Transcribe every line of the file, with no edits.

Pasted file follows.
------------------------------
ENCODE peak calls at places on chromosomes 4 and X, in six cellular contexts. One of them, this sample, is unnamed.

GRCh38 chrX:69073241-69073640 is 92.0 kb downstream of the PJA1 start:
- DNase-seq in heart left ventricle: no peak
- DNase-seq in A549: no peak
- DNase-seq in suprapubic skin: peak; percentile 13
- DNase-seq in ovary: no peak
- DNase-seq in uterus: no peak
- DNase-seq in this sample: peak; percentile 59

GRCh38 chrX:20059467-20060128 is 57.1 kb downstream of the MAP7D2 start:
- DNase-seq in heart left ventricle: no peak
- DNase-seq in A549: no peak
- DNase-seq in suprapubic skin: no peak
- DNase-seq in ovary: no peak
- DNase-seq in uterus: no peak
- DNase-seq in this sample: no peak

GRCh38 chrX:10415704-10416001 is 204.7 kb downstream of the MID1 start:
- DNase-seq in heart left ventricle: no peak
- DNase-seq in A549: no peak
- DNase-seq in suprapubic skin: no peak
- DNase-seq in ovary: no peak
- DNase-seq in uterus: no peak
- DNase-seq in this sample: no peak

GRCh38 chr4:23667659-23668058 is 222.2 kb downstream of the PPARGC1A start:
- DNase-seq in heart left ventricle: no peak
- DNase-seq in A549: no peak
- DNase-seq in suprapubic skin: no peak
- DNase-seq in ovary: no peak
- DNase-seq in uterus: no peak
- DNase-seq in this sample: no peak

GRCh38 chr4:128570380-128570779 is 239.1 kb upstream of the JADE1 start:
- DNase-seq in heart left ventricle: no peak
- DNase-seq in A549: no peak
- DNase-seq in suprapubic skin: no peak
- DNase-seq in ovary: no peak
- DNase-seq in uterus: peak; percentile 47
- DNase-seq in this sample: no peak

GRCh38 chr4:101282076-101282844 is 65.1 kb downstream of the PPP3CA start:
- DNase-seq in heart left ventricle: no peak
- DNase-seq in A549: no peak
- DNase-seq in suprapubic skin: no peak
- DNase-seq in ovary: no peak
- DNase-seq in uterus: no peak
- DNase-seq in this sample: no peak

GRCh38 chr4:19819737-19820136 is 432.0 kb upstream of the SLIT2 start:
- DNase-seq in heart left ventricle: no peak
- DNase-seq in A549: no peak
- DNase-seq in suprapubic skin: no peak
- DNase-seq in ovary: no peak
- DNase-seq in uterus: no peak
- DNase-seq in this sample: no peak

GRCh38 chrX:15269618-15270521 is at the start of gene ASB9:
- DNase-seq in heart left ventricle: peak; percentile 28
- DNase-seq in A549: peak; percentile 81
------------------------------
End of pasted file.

ENCODE peak calls at places on chromosomes 4 and X, in six cellular contexts. One of them, this sample, is unnamed.

GRCh38 chrX:69073241-69073640 is 92.0 kb downstream of the PJA1 start:
- DNase-seq in heart left ventricle: no peak
- DNase-seq in A549: no peak
- DNase-seq in suprapubic skin: peak; percentile 13
- DNase-seq in ovary: no peak
- DNase-seq in uterus: no peak
- DNase-seq in this sample: peak; percentile 59

GRCh38 chrX:20059467-20060128 is 57.1 kb downstream of the MAP7D2 start:
- DNase-seq in heart left ventricle: no peak
- DNase-seq in A549: no peak
- DNase-seq in suprapubic skin: no peak
- DNase-seq in ovary: no peak
- DNase-seq in uterus: no peak
- DNase-seq in this sample: no peak

GRCh38 chrX:10415704-10416001 is 204.7 kb downstream of the MID1 start:
- DNase-seq in heart left ventricle: no peak
- DNase-seq in A549: no peak
- DNase-seq in suprapubic skin: no peak
- DNase-seq in ovary: no peak
- DNase-seq in uterus: no peak
- DNase-seq in this sample: no peak

GRCh38 chr4:23667659-23668058 is 222.2 kb downstream of the PPARGC1A start:
- DNase-seq in heart left ventricle: no peak
- DNase-seq in A549: no peak
- DNase-seq in suprapubic skin: no peak
- DNase-seq in ovary: no peak
- DNase-seq in uterus: no peak
- DNase-seq in this sample: no peak

GRCh38 chr4:128570380-128570779 is 239.1 kb upstream of the JADE1 start:
- DNase-seq in heart left ventricle: no peak
- DNase-seq in A549: no peak
- DNase-seq in suprapubic skin: no peak
- DNase-seq in ovary: no peak
- DNase-seq in uterus: peak; percentile 47
- DNase-seq in this sample: no peak

GRCh38 chr4:101282076-101282844 is 65.1 kb downstream of the PPP3CA start:
- DNase-seq in heart left ventricle: no peak
- DNase-seq in A549: no peak
- DNase-seq in suprapubic skin: no peak
- DNase-seq in ovary: no peak
- DNase-seq in uterus: no peak
- DNase-seq in this sample: no peak

GRCh38 chr4:19819737-19820136 is 432.0 kb upstream of the SLIT2 start:
- DNase-seq in heart left ventricle: no peak
- DNase-seq in A549: no peak
- DNase-seq in suprapubic skin: no peak
- DNase-seq in ovary: no peak
- DNase-seq in uterus: no peak
- DNase-seq in this sample: no peak

GRCh38 chrX:15269618-15270521 is at the start of gene ASB9:
- DNase-seq in heart left ventricle: peak; percentile 28
- DNase-seq in A549: peak; percentile 81